Film production’s vary in the degree of risk involved. The stunts that the likes of Tom Cruise undertake need far more consideration and planning than most.‘Now You See Me’ contains a scene where actor Isla Fisher nearly drowns in acting a scene in which she was submerged in a tank of water. The emergency button was out of reach.
COVID has added a new dimension of safety levels needed for video production. As Bryan Sullivan write in Forbes,
“The COVID-19 pandemic has upended everything we know about workplace organization and safety, and one industry that has, and will continue to have, more difficulties than most is entertainment, specifically film and television production. Unlike many industries and office arrangements, remote working is not possible for production, close contact is often necessary, the entire production is usually dependent on specific people, and there are many unions and government authorities issuing mandates and guidelines that have an impact on production activities.”
Risk assessments make it clear for those in charge of health and safety to put in place the necessary precautions. It can be the difference between a scratch and a serious injury.
What is a risk assessment?
A risk assessment is the combined effort to identify and analyse potential events that may negatively impact both the people and assets involved in the video production. Risk assessment works to create measures that help to prevent the likelihood of harm.
Elements of a risk assessment
For each section of the risk assessment, the following factors need to be filled out:
What is the specific factor during filming that needs to be addressed? What actions do the teams need to make to minimise the chance of it occurring? An example would be crew or participants tripping over lighting and camera cables.
Categorise the hazard as ‘high’, ‘medium’, or ‘low’. Risk levels give an insight into the level of measures needed to offset potential hazards.
Here is where to outline the measures needed to prevent hazards. For the example mentioned in ‘Hazards’, the producer/ company can minimise cast and crew to be on set during rigging. Ensure that local Hospital details are on a call sheet. Arrange for vehicles are available and close by in the event of needing to make a hospital visit.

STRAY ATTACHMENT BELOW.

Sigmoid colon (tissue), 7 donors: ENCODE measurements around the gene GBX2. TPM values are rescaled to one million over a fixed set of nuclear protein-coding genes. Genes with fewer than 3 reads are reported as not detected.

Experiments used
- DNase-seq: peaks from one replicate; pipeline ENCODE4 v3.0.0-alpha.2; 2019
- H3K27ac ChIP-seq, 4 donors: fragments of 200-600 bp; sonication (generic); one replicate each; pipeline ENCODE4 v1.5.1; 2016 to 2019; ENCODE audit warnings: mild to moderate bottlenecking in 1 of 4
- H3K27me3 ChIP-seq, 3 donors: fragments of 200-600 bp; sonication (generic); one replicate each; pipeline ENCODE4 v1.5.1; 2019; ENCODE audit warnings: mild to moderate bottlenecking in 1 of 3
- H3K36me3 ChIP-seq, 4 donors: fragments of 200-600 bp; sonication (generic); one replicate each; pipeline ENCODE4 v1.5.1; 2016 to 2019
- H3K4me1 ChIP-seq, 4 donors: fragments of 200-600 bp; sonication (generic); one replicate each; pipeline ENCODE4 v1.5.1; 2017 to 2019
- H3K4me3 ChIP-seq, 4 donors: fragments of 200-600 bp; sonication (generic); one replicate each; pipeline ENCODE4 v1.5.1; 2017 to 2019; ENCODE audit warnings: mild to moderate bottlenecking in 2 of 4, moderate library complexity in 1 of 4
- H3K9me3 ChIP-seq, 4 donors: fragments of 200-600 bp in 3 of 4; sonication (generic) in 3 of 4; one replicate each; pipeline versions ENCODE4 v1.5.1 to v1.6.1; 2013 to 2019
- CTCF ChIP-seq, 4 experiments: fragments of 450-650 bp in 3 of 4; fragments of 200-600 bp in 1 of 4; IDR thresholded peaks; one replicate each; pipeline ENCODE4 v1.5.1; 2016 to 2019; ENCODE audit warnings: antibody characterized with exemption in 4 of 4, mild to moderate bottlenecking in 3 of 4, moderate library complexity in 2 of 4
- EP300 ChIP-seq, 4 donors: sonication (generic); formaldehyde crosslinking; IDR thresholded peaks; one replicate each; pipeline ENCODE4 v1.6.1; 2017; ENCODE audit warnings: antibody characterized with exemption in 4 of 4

It’s rare for a precaution to remove all risk of hazard. This section involves outlining what the risk is once the precautionary factors are implemented. For our example, in the previous example risk would be minimal beyond individuals not heeding/ignoring all warnings.
Those at risk
Mention here all crew, cast members that may be affected by the hazard.
Allot responsibility so that each precaution has an optimal chance of being implemented consistently and correctly. Each individual on set often has to take personal accountability and the producer and perhaps the head of the department also.
Risk Assessor’s comments
Risk Assessor’s comments convey essential safety information, for example, outlining having a first aid kit on hand at all times. The assessor can also include the reminders, warnings and signs needed to ensure safety or any other safety matter that needs addressing.
Production Safety Advisor comments
The Production Safety Advisor will include any statements they need to make to ensure the safety of all involved in production. Be sure to adjudicate responsibility.
Review and Update
Shooting locations can change, cast members may vary during production. Many factors can change during filming, which is why updating the risk assessment form is crucial. Disseminating the updated information across teams ensures that any new potential hazards are minimised.
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Here is our FREE Risk Assessment Template for you to download here. It includes all of the factors to create a comprehensive form that addresses safety concerns during films: